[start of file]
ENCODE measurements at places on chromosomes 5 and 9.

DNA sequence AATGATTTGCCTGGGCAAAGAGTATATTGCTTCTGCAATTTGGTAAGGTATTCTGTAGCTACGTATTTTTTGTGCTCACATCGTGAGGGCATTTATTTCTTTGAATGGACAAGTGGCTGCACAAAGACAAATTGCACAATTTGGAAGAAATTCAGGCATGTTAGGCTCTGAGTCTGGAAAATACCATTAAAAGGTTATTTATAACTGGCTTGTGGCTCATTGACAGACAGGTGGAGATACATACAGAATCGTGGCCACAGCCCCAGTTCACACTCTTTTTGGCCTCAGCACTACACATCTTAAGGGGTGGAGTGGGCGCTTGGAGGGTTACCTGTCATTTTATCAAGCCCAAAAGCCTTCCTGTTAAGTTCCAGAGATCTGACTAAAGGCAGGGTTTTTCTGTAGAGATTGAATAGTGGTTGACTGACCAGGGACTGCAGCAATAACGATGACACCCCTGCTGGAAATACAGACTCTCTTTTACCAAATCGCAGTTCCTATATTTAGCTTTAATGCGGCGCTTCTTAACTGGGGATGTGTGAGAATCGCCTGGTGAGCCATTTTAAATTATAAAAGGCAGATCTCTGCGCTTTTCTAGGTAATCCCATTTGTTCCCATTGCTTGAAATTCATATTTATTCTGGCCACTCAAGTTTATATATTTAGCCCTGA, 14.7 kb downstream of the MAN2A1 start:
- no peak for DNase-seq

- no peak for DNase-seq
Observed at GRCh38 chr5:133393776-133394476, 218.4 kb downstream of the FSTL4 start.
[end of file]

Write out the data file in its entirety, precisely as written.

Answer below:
ENCODE measurements at places on chromosomes 5 and 9.

DNA sequence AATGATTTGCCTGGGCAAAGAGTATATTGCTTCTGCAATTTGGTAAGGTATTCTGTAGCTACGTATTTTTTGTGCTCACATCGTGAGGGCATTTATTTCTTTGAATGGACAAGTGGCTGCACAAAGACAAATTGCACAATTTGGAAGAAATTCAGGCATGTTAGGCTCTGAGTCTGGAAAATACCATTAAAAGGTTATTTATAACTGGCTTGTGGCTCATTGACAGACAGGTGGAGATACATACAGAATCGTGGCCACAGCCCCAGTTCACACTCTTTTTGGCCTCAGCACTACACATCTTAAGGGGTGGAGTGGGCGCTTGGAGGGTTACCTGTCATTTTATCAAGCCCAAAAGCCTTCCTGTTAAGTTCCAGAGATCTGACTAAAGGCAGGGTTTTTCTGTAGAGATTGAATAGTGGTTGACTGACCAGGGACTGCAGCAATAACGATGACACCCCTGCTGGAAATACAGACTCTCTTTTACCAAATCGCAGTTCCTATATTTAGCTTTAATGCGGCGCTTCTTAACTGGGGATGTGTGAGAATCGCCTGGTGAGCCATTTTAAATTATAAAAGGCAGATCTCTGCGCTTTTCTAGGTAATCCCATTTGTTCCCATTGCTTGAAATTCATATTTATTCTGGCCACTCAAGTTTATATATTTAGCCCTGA, 14.7 kb downstream of the MAN2A1 start:
- no peak for DNase-seq

- no peak for DNase-seq
Observed at GRCh38 chr5:133393776-133394476, 218.4 kb downstream of the FSTL4 start.